Beyond the blue horizon
Ancient voyagers who settled the far-flung islands of the Pacific Ocean
An important archaeological discovery on the island of Efate in the Pacific archipelago of Vanuatu has revealed traces of an ancient seafaring people, the distant ancestors of todays, Polynesians. The site came to light only by chance. An agricultural worker, digging in the grounds of a derelict plantation, scraped open a grave – the first of dozens in a burial ground some 3,000 years old. It is the oldest cemetery ever found in the Pacific islands, and it harbors the remains of an ancient people archaeologists call the Lapita.
They were daring blue-water adventurers who used basic canoes to rove across the ocean. But they were not just explorers. They were also pioneers who carried with them everything they would need to build new lives – their livestock, taro seedlings and stone tools. Within the span of several centuries, the Lapita stretched the boundaries of their world from the jungle-clad volcanoes of Papua New Guinea to the loneliest coral outliers of Tonga.
The Lapita left precious few clues about themselves, but Efate expands the volume of data available to researchers dramatically. The remains of 62 individuals have been uncovered so far, and archaeologists were also thrilled to find six complete Lapita pots. Other items included a Lapita burial urn with modeled birds arranged on the rim as though peering down at the human remains sealed inside. ‘It’s an important discovery,’ says Matthew Spriggs, professor of archaeology at the Australian National University and head of the international team digging up the site, ‘for it conclusively identifies the remains as Lapita.’
DNA teased from these human remains may help answer one of the most puzzling questions in Pacific anthropology: did all Pacific islanders spring from one source or many? Was there only one outward migration from a single point in Asia, or several from different points? ‘This represents the best opportunity we’ve had yet,’ says Spriggs, ‘to find out who the Lapita actually were, where they came from, and who their closest descendants are today.’
There is one stubborn question for which archaeology has yet to provide any answers: how did the Lapita accomplish the ancient equivalent of a moon landing, many times over? No-one has found one of their canoes or any rigging, which could reveal how the canoes were sailed. Nor do the oral histories and traditions of later Polynesians offer any insights, for they turn into myths long before they reach as far back in time as the Lapita.
‘All we can say for certain is that the Lapita had canoes that were capable of ocean voyages, and they had the ability to sail them,’ says Geoff Irwin, a professor of archaeology at the University of Auckland. Those sailing skills, he says, were developed and passed down over thousands of years by earlier mariners who worked their way through the archipelagoes of the western Pacific, making short crossings to nearby islands. The real adventure didn’t begin, however, until their Lapita descendants sailed out of sight of land, with empty horizons on every side. This must have been as difficult for them as landing on the moon is for us today. Certainly it distinguished them from their ancestors, but what gave them the courage to launch out on such risky voyages?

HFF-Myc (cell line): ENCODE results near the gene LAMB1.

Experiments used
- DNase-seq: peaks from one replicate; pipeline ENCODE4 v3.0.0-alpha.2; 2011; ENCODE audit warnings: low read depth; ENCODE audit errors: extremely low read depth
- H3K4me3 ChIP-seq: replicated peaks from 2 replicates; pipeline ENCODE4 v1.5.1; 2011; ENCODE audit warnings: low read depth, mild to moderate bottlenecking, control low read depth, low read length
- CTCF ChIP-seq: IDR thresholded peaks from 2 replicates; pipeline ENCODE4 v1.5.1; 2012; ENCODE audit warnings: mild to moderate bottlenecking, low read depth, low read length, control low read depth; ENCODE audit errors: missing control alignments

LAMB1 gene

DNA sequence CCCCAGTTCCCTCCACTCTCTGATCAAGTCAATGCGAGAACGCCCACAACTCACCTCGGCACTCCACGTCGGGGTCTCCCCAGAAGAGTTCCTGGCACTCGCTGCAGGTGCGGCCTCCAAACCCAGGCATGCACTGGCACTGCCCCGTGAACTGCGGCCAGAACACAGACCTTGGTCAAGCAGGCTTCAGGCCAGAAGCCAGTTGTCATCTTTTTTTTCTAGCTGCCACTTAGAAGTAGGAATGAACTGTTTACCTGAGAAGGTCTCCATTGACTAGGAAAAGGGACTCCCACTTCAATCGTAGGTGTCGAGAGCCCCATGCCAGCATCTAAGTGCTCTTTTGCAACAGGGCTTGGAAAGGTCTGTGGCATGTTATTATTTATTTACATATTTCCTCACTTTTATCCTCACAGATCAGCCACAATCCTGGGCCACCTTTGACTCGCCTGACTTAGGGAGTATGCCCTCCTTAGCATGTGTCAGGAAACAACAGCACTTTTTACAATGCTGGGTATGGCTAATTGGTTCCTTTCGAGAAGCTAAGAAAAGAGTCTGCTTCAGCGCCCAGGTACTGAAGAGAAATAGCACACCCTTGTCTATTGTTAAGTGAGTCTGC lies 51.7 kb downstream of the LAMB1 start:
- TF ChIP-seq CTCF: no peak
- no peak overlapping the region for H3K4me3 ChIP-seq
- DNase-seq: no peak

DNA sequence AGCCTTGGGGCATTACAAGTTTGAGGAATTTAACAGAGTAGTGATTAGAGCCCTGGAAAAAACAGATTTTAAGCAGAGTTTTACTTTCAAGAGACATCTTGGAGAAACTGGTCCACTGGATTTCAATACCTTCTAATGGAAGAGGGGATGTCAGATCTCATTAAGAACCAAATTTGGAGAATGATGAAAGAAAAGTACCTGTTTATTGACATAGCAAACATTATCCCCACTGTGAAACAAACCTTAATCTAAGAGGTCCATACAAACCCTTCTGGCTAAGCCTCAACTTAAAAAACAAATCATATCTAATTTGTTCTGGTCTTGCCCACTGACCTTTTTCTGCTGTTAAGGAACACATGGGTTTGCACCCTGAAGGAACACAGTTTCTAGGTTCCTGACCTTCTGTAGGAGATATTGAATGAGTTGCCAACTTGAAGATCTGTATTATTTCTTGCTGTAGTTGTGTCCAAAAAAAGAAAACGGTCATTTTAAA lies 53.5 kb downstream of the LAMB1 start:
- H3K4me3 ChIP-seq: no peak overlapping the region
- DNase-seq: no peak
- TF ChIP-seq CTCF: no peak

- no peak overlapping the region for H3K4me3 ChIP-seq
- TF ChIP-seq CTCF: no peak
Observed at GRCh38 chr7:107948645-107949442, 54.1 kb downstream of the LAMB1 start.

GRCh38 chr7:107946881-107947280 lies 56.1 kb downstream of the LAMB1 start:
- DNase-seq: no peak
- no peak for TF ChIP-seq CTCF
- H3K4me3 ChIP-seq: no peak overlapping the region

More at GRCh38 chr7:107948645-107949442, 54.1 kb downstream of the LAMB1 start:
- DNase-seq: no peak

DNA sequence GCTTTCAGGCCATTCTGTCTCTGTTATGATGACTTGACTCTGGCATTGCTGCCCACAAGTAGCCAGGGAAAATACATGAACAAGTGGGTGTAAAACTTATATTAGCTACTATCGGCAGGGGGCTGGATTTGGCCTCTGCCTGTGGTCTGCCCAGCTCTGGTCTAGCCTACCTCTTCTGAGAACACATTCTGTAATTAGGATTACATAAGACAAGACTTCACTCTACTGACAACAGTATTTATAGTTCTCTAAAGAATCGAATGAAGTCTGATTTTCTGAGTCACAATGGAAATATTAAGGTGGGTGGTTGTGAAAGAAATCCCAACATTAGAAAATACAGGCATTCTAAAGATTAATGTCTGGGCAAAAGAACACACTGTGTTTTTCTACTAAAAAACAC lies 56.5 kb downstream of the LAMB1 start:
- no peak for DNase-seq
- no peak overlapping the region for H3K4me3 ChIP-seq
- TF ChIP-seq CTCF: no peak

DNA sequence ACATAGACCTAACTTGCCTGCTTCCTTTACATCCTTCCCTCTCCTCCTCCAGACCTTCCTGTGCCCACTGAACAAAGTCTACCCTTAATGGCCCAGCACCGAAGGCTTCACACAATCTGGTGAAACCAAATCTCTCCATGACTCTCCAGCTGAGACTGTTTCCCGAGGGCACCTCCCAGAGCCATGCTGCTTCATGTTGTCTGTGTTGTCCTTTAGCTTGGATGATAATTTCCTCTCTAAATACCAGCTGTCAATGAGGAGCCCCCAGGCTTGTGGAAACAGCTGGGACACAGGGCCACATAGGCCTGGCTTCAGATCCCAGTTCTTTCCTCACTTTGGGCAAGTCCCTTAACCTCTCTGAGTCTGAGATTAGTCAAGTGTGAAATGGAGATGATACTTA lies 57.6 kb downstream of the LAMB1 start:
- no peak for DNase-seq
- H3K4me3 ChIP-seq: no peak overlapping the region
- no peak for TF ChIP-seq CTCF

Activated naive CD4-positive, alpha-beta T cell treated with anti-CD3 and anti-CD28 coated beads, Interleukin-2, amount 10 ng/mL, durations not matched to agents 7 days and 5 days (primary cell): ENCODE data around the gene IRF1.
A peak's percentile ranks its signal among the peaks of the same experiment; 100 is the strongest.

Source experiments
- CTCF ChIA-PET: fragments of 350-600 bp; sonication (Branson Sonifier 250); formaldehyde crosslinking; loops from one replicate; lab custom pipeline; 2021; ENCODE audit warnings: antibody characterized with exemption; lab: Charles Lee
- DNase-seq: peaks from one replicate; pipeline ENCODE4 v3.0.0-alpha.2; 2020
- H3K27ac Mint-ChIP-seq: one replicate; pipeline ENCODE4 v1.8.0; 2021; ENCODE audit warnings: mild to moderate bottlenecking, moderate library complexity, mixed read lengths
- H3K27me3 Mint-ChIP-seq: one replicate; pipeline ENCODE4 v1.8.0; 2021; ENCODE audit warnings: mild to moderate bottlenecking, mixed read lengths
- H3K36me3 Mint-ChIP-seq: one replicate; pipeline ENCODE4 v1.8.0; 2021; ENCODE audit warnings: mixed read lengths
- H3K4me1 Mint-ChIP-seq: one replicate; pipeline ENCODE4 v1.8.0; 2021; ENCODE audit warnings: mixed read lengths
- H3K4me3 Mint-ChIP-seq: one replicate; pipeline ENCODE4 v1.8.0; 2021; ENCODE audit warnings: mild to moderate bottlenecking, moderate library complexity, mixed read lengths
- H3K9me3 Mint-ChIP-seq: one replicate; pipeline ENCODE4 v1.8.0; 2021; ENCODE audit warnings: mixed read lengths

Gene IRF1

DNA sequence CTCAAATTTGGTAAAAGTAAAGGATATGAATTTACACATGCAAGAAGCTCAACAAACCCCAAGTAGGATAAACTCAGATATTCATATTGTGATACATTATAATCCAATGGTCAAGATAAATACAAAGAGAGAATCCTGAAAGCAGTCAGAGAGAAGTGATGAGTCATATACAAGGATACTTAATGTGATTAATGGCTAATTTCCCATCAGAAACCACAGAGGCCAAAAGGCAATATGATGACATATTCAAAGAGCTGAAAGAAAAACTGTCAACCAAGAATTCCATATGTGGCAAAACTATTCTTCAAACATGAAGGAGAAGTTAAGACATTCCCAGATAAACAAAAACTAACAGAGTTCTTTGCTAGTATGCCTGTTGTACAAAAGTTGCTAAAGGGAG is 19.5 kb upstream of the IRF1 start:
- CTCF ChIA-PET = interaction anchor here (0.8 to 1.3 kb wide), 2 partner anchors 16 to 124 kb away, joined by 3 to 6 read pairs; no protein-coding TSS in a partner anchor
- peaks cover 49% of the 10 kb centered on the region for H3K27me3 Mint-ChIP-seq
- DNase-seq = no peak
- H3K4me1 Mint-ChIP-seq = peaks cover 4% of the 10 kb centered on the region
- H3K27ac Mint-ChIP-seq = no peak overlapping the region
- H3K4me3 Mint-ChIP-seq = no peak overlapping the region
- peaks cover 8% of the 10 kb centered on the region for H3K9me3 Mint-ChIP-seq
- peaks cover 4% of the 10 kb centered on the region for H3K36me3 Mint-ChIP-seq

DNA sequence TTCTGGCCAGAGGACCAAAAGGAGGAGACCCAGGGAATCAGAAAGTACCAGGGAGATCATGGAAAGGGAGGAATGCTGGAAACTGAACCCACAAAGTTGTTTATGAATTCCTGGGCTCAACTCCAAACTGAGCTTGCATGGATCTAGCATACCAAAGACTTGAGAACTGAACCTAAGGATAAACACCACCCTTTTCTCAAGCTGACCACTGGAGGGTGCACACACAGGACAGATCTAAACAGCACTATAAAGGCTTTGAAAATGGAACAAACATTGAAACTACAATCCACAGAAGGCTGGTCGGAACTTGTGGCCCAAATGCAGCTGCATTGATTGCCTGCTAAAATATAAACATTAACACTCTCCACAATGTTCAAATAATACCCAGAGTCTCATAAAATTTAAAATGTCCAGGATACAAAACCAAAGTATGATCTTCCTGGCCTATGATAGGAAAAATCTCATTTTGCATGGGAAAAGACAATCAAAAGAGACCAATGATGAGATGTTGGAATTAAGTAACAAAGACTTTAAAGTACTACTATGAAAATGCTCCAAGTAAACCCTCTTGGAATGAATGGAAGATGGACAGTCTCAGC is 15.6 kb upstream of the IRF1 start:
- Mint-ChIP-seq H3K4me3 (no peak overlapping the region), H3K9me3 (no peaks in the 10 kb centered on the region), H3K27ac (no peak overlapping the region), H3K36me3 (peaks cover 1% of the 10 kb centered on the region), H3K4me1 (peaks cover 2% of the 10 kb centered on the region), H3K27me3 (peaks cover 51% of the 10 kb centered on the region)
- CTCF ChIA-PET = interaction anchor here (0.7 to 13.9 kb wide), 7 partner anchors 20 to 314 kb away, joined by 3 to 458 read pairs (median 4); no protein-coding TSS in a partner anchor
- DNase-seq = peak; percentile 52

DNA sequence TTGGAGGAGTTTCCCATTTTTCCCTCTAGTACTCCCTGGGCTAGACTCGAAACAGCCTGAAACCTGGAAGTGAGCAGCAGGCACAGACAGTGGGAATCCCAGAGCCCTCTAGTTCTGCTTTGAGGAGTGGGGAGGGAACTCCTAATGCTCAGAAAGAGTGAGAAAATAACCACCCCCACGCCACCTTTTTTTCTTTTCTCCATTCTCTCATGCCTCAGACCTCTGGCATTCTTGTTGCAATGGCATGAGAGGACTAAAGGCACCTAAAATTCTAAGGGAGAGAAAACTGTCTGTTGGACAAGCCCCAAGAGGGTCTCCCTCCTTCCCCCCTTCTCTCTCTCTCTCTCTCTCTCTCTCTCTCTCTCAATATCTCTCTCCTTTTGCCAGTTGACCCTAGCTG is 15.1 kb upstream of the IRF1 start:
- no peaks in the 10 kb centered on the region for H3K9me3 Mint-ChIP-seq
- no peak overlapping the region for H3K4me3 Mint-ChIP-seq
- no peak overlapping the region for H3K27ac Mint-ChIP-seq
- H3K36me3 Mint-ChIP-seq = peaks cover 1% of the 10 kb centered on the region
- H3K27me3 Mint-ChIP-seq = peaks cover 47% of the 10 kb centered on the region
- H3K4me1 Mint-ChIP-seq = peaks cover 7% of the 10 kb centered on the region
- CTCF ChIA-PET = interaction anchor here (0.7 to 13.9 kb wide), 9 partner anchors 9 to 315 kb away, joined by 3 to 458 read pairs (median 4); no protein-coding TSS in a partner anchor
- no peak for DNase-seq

The Lap it as thrust into the Pacific was eastward, against the prevailing trade winds, Irwin notes. Those nagging headwinds, he argues, may have been the key to their success. ‘They could sail out for days into the unknown and assess the area, secure in the knowledge that if they didn’t find anything, they could turn about and catch a swift ride back on the trade winds. This is what would have made the whole thing work.’ Once out there, skilled seafarers would have detected abundant leads to follow to land: seabirds, coconuts and twigs carried out to sea by the tides, and the afternoon pile-up of clouds on the horizon which often indicates an island in the distance.
For returning explorers, successful or not, the geography of their own archipelagoes would have provided a safety net. Without this to go by, overshooting their home ports, getting lost and sailing off into eternity would have been all too easy. Vanuatu, for example, stretches more than 500 miles in a northwest-southeast trend, its scores of inrervisible islands forming a backstop for mariners riding the trade winds home.
All this presupposes one essential detail, says Atholl Anderson, professor of prehistory at the Australian National University: the Lapita had mastered the advanced art of sailing against the wind. ‘And there’s no proof they could do any such thing,’ Anderson says. ‘There has been this assumption they did, and people have built canoes to re-create those early voyages based on that assumption. But nobody has any idea what their canoes looked like or how they were rigged.’
Rather than give all the credit to human skill, Anderson invokes the winds of chance. El Nino, the same climate disruption that affects the Pacific today, may have helped scatter the Lapita, Anderson suggests. He points out that climate data obtained from slow-growing corals around the Pacific indicate a series of unusually frequent El Ninos around the time of the Lapita expansion. By reversing the regular east-to-west flow of the trade winds for weeks at a time, these super El Ninos might have taken the Lapita on long unplanned voyages.
However they did it, the Lapita spread themselves a third of the way across the Pacific, then called it quits for reasons known only to them. Ahead lay the vast emptiness of the central Pacific and perhaps they were too thinly stretched to venture farther. They probably never numbered more than a few thousand in total, and in their rapid migration eastward they encountered hundreds of islands – more than 300 in Fiji alone.